- My Misadventure in the Start-Up Bubble
- Narrated by: Dan Lyons
- Length: 9 hrs and 17 mins
- Unabridged Audiobook
- Release date: 04-05-16
- Language: English
- Publisher: Hachette Audio
Regular price: $29.65
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Then an idea hit. Dan had long reported on Silicon Valley and the tech explosion. Why not join it? HubSpot, a Boston start-up, was flush with $100 million in venture capital. They offered Dan a pile of stock options for the vague role of "marketing fellow". What could go wrong?
HubSpotters were true believers: They were making the world a better place...by selling email spam. The office vibe was frat house meets cult compound: The party began at 4:30 on Friday and lasted well into the night; "shower pods" became hook-up dens; a push-up club met at noon in the lobby while nearby, in the "content factory", Nerf gun fights raged. Groups went on "walking meetings", and Dan's absentee boss sent cryptic emails about employees who had "graduated" (read: been fired). In the middle of all this was Dan, exactly twice the age of the average HubSpot employee and literally old enough to be the father of most of his coworkers, sitting at his desk on his bouncy-ball "chair".
Mixed in with Lyons' uproarious tale of his rise and fall at HubSpot is a trenchant analysis of the start-up world, a de facto conspiracy between those who start companies and those who fund them, a world where bad ideas are rewarded with hefty investments, where companies blow money lavishing perks on their postcollegiate workforces, and where everybody is trying to hang on just long enough to reach an IPO and cash out.
With a cast of characters that includes devilish angel investors, fad-chasing venture capitalists, entrepreneurs and "wantrapreneurs", bloggers and brogrammers, social climbers and sociopaths, Disrupted is a gripping and definitive account of life in the (second) tech bubble.
Customer ReviewsMost Helpful
By Margaret on 07-03-16
Don't drink the Kool Aid
This book was fascinating for those of us who watch Silicon Valley and its cycles of boom and bust. Dan Lyons, a fifty-something journalist whose last job was Tech Editor at Newsweek, finds himself suddenly unemployed and goes to work for HubSpot, a pre-IPO, cloud based business with a very young, tech-y culture.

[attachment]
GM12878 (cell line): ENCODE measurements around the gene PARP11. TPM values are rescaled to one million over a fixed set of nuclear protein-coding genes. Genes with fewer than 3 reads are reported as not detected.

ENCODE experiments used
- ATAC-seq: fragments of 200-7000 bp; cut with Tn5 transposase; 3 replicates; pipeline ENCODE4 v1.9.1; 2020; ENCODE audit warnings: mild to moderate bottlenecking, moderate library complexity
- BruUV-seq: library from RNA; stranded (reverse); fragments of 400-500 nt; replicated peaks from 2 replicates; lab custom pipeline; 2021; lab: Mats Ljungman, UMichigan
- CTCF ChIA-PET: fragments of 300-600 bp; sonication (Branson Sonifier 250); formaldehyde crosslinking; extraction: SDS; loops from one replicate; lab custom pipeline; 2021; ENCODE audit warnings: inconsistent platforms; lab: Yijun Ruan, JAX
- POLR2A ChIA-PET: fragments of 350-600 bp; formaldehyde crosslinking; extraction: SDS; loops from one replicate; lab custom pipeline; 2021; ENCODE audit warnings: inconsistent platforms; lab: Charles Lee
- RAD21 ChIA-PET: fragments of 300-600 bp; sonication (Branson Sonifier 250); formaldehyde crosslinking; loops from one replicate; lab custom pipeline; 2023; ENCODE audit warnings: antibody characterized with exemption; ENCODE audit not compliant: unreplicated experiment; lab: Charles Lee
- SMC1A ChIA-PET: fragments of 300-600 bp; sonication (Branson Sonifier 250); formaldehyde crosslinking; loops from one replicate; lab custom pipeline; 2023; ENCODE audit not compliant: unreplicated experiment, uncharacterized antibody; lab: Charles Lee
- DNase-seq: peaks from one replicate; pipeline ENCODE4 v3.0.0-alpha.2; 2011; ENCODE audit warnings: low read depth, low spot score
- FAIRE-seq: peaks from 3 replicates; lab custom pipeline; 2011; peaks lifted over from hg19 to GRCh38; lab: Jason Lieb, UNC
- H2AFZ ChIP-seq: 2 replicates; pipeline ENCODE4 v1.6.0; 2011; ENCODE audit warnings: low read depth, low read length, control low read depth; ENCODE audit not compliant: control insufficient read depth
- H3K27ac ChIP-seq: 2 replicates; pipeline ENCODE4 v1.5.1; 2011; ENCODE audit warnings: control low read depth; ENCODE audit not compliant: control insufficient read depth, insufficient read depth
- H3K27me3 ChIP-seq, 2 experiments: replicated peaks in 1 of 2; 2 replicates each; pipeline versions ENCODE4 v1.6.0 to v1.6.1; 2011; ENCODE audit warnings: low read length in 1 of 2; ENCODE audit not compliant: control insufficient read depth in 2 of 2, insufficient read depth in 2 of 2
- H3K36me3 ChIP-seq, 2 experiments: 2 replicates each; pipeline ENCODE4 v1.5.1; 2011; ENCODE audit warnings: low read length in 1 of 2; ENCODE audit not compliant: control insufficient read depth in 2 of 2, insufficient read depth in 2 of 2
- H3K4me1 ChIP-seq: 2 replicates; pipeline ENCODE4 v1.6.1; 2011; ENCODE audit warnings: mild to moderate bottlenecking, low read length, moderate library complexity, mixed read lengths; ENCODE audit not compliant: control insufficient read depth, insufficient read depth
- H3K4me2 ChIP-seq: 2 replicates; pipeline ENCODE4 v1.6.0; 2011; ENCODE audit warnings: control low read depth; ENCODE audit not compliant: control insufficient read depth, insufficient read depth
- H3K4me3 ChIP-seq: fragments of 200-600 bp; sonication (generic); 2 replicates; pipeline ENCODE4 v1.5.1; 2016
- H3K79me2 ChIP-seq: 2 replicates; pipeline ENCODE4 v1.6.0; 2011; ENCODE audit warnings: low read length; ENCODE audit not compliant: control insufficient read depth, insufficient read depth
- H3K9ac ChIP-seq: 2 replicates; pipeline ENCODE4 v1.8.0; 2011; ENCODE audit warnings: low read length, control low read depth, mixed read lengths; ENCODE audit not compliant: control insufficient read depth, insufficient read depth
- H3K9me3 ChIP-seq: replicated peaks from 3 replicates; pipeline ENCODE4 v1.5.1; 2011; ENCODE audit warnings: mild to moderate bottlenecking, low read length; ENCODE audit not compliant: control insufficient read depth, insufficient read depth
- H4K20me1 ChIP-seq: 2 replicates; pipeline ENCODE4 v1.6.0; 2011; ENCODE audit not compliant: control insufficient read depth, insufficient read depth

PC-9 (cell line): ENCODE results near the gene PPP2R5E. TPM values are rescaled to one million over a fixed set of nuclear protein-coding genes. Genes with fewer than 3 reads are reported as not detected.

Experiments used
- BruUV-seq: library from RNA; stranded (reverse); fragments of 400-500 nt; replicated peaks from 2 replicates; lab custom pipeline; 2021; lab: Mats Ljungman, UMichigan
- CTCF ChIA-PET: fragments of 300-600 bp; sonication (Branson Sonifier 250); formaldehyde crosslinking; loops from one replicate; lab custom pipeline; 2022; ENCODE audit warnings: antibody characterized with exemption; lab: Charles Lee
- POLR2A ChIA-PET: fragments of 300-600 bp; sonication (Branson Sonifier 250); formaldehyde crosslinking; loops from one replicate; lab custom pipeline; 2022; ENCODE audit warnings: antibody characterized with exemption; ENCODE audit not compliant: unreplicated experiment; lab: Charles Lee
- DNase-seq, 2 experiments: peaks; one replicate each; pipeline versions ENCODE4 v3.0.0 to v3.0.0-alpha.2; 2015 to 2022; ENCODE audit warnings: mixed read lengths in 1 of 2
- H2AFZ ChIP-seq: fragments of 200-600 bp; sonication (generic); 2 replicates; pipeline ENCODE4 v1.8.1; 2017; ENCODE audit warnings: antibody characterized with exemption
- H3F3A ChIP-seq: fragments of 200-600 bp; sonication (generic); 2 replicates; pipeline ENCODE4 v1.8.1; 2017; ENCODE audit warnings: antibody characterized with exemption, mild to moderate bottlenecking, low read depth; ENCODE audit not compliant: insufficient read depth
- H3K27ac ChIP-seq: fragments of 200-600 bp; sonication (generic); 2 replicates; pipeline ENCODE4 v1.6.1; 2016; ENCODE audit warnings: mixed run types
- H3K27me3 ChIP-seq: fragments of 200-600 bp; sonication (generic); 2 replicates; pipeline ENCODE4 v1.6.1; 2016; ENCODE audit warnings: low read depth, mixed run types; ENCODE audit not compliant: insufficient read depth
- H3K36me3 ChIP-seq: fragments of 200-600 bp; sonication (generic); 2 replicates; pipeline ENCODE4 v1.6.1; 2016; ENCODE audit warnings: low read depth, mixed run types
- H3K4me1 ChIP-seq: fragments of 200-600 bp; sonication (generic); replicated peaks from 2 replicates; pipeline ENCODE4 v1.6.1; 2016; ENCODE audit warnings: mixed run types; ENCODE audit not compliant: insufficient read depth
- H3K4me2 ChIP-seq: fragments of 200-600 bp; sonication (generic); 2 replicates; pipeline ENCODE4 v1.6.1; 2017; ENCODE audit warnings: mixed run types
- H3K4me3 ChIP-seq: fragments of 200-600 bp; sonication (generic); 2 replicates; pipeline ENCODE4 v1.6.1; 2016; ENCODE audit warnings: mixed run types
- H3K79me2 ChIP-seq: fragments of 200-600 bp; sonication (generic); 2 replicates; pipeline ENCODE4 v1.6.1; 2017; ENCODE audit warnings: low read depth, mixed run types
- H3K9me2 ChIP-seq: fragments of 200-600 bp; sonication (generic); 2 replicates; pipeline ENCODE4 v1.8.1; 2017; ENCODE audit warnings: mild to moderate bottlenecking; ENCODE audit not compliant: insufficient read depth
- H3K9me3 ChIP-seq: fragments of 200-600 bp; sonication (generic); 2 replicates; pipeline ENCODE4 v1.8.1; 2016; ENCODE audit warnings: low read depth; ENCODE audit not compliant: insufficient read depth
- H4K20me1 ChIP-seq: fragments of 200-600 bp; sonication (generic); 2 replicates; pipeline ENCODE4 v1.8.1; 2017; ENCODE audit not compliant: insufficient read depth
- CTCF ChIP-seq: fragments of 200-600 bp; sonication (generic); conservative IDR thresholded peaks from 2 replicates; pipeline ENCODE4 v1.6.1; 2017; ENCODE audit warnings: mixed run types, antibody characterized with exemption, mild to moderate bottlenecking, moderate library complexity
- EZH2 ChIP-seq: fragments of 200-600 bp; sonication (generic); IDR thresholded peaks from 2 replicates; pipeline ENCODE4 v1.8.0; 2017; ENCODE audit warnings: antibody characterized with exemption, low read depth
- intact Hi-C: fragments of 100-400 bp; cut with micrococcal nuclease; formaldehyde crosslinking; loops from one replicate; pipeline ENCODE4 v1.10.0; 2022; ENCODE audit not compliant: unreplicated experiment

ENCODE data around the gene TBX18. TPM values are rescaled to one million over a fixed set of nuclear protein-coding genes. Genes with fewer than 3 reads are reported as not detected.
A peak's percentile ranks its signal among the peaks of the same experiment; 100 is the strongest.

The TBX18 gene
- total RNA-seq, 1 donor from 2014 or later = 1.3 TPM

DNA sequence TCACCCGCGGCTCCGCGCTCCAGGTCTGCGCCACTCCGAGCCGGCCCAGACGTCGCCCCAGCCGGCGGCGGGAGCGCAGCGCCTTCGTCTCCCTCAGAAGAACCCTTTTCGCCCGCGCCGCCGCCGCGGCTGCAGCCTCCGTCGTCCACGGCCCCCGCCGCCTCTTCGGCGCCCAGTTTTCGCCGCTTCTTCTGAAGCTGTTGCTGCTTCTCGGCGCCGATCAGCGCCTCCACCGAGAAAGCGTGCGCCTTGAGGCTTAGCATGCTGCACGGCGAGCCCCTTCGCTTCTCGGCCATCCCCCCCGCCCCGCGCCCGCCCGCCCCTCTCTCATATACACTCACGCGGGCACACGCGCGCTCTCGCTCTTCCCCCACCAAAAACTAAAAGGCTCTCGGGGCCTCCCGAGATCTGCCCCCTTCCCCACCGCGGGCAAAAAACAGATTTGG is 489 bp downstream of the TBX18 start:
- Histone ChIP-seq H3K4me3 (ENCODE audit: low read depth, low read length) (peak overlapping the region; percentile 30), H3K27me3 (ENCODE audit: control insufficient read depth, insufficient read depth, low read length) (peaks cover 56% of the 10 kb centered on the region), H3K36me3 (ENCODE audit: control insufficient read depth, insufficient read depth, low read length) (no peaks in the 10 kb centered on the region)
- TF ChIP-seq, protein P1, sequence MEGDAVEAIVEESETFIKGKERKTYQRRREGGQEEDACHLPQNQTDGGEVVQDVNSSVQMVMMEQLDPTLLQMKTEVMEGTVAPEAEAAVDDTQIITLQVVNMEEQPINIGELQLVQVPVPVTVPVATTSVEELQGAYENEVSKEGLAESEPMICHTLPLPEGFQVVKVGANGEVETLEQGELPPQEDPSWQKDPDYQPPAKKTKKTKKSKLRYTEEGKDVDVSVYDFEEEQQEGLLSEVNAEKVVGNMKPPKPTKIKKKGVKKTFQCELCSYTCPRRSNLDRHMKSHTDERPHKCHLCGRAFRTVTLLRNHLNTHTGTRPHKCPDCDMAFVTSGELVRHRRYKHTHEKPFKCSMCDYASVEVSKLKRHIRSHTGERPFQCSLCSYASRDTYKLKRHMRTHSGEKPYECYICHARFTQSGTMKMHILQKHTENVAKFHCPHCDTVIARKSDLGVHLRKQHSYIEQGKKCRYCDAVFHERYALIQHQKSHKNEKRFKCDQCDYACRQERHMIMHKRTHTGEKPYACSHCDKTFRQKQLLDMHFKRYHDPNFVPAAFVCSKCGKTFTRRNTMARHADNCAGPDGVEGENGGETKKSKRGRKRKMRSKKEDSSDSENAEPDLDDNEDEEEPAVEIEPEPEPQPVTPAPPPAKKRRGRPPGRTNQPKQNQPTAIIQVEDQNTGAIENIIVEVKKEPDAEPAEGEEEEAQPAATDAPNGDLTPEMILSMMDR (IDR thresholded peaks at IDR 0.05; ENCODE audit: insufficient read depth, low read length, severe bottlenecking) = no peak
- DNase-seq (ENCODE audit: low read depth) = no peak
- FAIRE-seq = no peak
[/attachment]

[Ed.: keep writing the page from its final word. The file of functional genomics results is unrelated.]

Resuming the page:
He immediately experiences culture shock. His first desk has an exercise ball to sit on instead of a chair. He's given an orange wristband instead of a name badge. The CEO of HubSpot tells the NY Times that grey-hair and experience aren't valuable to the company. Dan, more than twice the age of the average HubSpot employee, starts to push back, because, he reports candidly, "I needed the paycheck."
I enjoyed learning about how venture capital works and what the risk and rewards are for those who speculate in tech start ups. His business writing skills are put to good use as he explores the numbers and the industry from the inside. I didn't enjoy his sense of humor as much. It came across to me as vulgar.
By the end of the book, I suspected Dan brought some of the problems on himself. He seemed to not understand that the status of his last position was his no longer. On the other hand, what kind of hubris must HubSpot be suffering from to hire a journalist with decades of connections in the NYC publishing world and tick him off without a non-discloursaure agreement of some kind?
The book has a happy-ish ending with Dan leaving HubSpot after making a bit of money on his options. Not for everyone, to be sure, but kept me hooked through the last pages.
10 of 10 people found this review helpful
By C. Hill on 04-10-16
Disrupted - - True Tales Inside The IT Bubble Too Little Too Late
What a great story. I am 60 plus and worked in IT since 1985 and aged out at 59 ..worked in the first Internet bubble 1999 for a Startup Software company had the IPO so traveled the same road and I love this work. This is accurate and funny, the devil is in the details and Dan gets these perfectly. Dan Lyons provides a more important act by putting a spotlight on the 'Disruptive' results of the culture where
internal bias's in employment practices are harmful. With a confident voice and a sense of humor Dan relates the situation from his experience POV in such an interesting and intelligent way that I am recommending this and highly rated it.
15 of 16 people found this review helpful